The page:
Nano-carrier for gene delivery and bioimaging based on carbon dots with PEI-passivation enhanced fluorescence

Biomaterials. 2012 May;33(13):3604-13. doi: 10.1016/j.biomaterials.2012.01.052. Epub 2012 Feb 16.


Polyethylenimine (PEI) functionalized carbon dots (CD-PEI) were fabricated by one-step microwave assisted pyrolysis of glycerol and branched PEI25k mixture where the formation of carbon nanoparticles and the surface passivation were accomplished simultaneously. In this hybrid C-dot, PEI molecule played two key roles in the system - as a nitrogen-rich compound to passivate surface to enhance the fluorescence and as a polyelectrolyte to condense DNA. This CD-PEI was shown to be water soluble and emit stable bright multicolor fluorescence relying on excitation wavelength. The DNA condensation capability and cytotoxicity of CD-PEI could be regulated by pyrolysis time possibly due to the somewhat destruction of PEI during the formation of carbon dots. CD-PEI obtained at an appropriate pyrolysis time exhibited lower toxicity, higher or comparable gene expression of plasmid DNA in COS-7 cells and HepG2 cells relative to control PEI25k. Intriguingly, the CD-PEIs internalized into cells displayed tunable fluorescent emission under varying excitation wavelength, suggesting the potential application of CD-PEI in gene delivery and bioimaging.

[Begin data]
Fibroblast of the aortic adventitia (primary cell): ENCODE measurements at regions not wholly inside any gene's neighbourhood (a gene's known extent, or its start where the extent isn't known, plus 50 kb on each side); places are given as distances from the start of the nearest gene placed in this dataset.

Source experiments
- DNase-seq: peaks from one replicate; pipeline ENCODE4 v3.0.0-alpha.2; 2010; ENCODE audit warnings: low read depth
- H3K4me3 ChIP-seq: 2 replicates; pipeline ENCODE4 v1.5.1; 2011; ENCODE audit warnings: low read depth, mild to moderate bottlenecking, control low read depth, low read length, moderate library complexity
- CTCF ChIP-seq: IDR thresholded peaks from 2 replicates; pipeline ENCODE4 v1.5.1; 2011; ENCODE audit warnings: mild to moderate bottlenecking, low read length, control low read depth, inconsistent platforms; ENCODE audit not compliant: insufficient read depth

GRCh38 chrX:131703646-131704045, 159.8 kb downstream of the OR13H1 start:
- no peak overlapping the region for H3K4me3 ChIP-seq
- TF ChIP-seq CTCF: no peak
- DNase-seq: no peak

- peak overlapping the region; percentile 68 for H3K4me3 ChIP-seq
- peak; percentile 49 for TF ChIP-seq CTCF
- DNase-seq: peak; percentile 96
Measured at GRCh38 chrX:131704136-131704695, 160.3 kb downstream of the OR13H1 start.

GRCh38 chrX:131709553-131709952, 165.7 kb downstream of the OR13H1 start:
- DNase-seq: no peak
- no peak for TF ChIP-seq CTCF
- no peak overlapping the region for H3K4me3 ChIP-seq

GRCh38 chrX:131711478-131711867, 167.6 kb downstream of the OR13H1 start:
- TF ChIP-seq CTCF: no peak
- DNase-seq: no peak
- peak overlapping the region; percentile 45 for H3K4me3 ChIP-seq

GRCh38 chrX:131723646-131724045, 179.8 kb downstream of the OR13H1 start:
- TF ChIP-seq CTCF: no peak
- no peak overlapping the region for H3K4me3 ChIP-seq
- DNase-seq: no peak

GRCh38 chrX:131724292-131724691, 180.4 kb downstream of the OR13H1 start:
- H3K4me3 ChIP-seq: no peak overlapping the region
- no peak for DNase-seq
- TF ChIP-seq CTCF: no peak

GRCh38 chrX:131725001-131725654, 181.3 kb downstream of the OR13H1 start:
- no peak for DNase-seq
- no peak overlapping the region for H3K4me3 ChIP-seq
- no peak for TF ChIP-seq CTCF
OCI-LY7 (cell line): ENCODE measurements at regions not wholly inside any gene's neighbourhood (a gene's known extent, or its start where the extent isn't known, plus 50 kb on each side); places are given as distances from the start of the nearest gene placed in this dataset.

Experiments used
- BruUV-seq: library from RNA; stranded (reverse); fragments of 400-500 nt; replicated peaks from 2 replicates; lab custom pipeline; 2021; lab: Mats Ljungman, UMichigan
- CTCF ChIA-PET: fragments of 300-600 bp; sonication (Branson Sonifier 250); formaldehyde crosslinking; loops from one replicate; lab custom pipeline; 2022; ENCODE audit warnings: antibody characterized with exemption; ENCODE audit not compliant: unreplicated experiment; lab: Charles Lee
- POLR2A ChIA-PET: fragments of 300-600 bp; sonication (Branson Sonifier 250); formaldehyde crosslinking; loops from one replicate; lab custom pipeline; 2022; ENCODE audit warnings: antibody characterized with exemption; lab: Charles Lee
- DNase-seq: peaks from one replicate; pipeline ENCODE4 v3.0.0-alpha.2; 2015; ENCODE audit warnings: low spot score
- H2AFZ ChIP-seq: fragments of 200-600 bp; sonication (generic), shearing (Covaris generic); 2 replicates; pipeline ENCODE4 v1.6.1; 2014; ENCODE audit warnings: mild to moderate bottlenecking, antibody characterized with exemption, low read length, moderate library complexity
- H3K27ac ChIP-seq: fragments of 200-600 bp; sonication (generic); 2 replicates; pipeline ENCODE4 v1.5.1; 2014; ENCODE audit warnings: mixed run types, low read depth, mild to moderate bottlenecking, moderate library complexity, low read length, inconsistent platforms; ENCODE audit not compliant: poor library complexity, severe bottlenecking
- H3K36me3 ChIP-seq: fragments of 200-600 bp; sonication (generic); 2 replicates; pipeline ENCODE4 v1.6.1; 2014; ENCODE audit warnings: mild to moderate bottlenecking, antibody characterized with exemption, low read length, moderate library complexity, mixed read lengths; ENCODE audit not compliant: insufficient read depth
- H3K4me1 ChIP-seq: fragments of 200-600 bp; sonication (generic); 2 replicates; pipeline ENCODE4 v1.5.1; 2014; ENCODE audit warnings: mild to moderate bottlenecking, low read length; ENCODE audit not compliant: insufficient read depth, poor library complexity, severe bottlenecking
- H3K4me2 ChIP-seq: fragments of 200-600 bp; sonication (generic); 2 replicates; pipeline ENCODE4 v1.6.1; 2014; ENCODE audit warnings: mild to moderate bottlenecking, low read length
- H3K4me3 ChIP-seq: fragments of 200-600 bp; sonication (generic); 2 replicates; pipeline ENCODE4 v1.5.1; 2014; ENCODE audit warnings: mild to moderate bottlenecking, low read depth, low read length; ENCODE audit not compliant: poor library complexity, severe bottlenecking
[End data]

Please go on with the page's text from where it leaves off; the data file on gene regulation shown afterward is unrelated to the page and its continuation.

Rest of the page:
Publication types

  • Research Support, Non-U.S. Gov't

MeSH terms

  • Animals
  • COS Cells
  • Carbon / chemistry*
  • Carbon / toxicity
  • Cell Death / drug effects
  • Chlorocebus aethiops
  • DNA / metabolism
  • Diagnostic Imaging / methods*
  • Drug Carriers / chemistry*
  • Electrophoresis, Agar Gel
  • Gene Transfer Techniques*
  • Hep G2 Cells
  • Humans
  • Microscopy, Confocal
  • Microscopy, Fluorescence
  • Nanoparticles / chemistry*
  • Nanoparticles / ultrastructure
  • Particle Size
  • Plasmids / metabolism
  • Polyethyleneimine / chemical synthesis
  • Polyethyleneimine / chemistry*
  • Polyethyleneimine / toxicity
  • Spectroscopy, Fourier Transform Infrared
  • Static Electricity
  • Transfection


  • Drug Carriers
  • Carbon
  • Polyethyleneimine
  • DNA